Imágenes de páginas

difficult, too, to continue long on an intimate footing with him. A word, a gesture, furnished him with matter of profound meditation : he connected the most trifling circumstances like so many mathematical propositions, and conceived his conclusions to be supported by the evidence of demonstration. I believe," continues this ingenious writer, “ that imagination was the strongest of his faculties, and that it had almost absorbed all the rest. He dreamed rather than existed, and the events of his life might be said, more properly to have passed in his mind, than without him : a mode of being, one should have thought, that ought to have secured him from distrust, as it prevented him from observation ; but the truth was, it did not hinder him from attempting to observe; it only rendered his observations erroneous. That his soul was tender, no one can doubt, after having read his works ; but his imagination sometimes interposed between his reason and his affections, and destroyed their influence: he appeared sometimes void of sensibility; but it was because he did not perceive objects such as they were. Had he seen them with our eyes, his heart would have been more affected than ours.”

In this very striking description we see the melancholy picture of sensibility and genius approaching to insanity. It is a case, probably, that but rarely occurs in the extent here described : but, I believe, there is no man who has lived much in the world, who will not trace many resembling features to it, in the circle of his own acquaintances; perhaps there are few who have not been occasionally conscious of some resemblance to it in themselves.

To these observations we may add, that by an excessive indulgence in the pleasures of imagination, the taste may acquire a fastidious refinement unsuitable to the present situation) of human nature ; and those intellectual and moral habits, which ought to be formed by actual experience of the world, may be gradually so accommodated to the dreams of poetry and romance, as to disqualify us for the scene in which we are destined to act. Such a distempered state of the mind is an endless source of error; more particularly when we are placed in those critical situations, in which our conduct determines our future happiness or misery; and which, on account of this extensive influence on human life, form the principal groundwork of fictitious composition. The effect of novels, in misleading the passions of youth, with respect to the most interesting and important of all relations, is one of the many instances of the inconveniences resulting from an ill-regulated imagination.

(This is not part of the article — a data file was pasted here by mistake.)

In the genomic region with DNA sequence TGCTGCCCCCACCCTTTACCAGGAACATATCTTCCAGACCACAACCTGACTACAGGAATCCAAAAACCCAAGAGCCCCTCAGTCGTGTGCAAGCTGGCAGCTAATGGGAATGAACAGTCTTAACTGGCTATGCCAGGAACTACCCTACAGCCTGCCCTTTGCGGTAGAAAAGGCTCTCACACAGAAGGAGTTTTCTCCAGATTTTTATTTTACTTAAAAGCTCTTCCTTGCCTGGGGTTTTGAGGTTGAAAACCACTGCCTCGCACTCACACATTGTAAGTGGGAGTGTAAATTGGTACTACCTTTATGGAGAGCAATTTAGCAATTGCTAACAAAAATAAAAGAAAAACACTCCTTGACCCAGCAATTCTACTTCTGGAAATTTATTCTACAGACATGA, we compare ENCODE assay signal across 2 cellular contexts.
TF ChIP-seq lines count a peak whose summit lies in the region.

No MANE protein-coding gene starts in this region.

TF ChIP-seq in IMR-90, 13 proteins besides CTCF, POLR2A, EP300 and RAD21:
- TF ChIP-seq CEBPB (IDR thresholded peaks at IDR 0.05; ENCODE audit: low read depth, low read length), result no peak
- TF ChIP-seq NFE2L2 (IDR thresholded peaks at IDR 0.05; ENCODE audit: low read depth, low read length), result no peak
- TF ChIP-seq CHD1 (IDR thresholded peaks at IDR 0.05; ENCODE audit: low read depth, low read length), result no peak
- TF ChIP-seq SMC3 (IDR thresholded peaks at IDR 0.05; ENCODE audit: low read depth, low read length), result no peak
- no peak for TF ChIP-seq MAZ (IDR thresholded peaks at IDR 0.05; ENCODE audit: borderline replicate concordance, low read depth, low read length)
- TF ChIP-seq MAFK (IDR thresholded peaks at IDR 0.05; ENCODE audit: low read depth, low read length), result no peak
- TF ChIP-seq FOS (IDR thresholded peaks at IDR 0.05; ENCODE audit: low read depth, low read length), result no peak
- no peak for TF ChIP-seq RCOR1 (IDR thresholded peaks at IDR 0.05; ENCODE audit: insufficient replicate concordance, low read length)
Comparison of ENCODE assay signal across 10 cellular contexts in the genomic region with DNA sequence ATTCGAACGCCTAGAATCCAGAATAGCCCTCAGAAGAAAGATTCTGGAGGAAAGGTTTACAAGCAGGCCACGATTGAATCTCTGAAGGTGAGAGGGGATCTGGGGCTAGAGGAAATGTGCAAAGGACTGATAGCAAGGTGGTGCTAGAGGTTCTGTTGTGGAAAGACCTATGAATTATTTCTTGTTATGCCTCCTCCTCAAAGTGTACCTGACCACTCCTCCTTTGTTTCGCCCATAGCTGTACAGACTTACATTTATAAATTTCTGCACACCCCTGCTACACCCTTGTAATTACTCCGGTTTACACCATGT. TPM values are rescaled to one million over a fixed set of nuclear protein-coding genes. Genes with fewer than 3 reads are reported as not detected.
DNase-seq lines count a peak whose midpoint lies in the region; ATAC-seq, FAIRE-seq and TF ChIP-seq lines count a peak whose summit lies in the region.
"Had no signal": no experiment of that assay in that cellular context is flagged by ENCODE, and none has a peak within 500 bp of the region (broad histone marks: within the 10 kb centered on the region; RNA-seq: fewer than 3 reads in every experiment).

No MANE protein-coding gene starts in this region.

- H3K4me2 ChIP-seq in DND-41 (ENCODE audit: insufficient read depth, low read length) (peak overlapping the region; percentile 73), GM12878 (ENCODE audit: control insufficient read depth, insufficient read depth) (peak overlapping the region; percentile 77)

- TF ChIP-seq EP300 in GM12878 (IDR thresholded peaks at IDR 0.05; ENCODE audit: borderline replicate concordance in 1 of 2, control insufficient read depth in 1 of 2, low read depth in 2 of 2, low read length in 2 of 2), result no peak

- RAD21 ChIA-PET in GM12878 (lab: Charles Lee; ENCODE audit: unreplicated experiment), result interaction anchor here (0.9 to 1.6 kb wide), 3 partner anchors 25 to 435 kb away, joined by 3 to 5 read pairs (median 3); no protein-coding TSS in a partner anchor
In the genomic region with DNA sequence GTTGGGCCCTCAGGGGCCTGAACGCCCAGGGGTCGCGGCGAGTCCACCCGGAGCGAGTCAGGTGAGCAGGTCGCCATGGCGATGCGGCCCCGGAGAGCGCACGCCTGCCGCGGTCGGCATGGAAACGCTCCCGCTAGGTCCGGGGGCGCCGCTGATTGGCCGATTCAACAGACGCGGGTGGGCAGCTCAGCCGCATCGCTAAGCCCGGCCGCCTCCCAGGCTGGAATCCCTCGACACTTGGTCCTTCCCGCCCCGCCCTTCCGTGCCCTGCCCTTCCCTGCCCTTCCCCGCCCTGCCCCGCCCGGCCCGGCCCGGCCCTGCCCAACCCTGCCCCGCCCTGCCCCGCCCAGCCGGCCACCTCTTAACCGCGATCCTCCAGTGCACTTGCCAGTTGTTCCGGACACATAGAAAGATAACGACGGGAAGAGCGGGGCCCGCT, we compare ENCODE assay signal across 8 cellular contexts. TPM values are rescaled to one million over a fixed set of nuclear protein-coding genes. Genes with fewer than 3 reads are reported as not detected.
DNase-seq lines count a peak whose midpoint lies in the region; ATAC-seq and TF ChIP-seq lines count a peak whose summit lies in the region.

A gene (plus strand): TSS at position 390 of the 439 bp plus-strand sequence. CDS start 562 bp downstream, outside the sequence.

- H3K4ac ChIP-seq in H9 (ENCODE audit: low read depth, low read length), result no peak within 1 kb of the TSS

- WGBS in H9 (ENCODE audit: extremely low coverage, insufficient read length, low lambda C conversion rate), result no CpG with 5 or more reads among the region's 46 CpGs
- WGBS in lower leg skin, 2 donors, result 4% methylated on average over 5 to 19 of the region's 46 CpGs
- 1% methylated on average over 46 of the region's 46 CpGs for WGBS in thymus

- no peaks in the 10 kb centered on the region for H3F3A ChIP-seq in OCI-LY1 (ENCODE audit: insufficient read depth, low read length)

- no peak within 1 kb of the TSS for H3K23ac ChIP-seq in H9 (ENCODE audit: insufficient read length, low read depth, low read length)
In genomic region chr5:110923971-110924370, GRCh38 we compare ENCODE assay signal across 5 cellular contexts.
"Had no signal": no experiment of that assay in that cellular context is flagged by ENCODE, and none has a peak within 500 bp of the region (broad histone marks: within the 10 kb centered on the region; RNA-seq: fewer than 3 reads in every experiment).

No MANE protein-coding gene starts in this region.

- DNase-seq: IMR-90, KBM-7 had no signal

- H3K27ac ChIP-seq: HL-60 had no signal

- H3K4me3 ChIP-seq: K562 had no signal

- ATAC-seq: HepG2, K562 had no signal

The passion of love has been in every age the favorite subject of the poets, and has given birth to the finest productions of human genius. These are the natural delight of the young and susceptible, long before the influence of the passions is felt; and from these a romantic mind forms to itself an ideal model of beauty and perfection, and becomes enamored with its own creation. On a heart which has been long accustomed to be thus warmed by the imagination, the excellences of real characters make but a slight impression ; and, accordingly, it will be found, that men of a romantic turn, unless when under the influence of violent passions, are seldom attached to a particular object. Where, indeed, such a turn is united with a warmth of temperament, the effects are different ; but they are equally fatal to happiness. As the distinctions which exist among

real characters are confounded by false and exaggerated conceptions of ideal perfection, the choice is directed to some object by caprice and accident; a slight resemblance is mistaken for an exact coincidence ; and the descriptions of the poet and novelist are applied literally to an individual, who perhaps falls short of the common standard of excellence. “I am certain,” says the author last quoted, in her account of the character of Rousseau, “ that he never formed an attachment which was not founded on caprice. It was illusions alone that could captivate his passions; and it was necessary for him always to accomplish his mistress from his own fancy. I am certain also,” she adds," that the woman whom he loved the most, and perhaps the only woman whom he loved constantly, was his own Jullie."

In the case of this particular passion, the effects of a romantic imagination are obvious to the most careless observer; and they have often led moralists to regret, that a temper of mind so dangerous to happiness should have received so much encouragement from some writers of our own age, who might have employed their genius to better purposes. These, however, are not the only effects which such habits of study have on the character. Some others, which are not so apparent at first view, have a tendency, not only to mislead us where our own happiness is at stake, but to defeat the operation of those active principles, which were intended to unite us to society. The manner in which imagination influences the mind, in the instances which I allude to at present, is curious, and deserves a more particular explanation.

I shall have occasion afterwards to show,* in treating of our moral powers, that experience diminishes the influence of passive impressions on the mind, but strengthens our active principles. A course of debauchery deadens the sense of pleasure, but increases the desire of gratification. An immoderate use of strong liquors destroys the sensibility of the palate, but strengthens the habits of intemperance. The enjoyments we derive from any favorite pursuit gradually decay as we advance in years : and yet we continue to prosecute our favorite pursuits with increasing steadiness and vigor.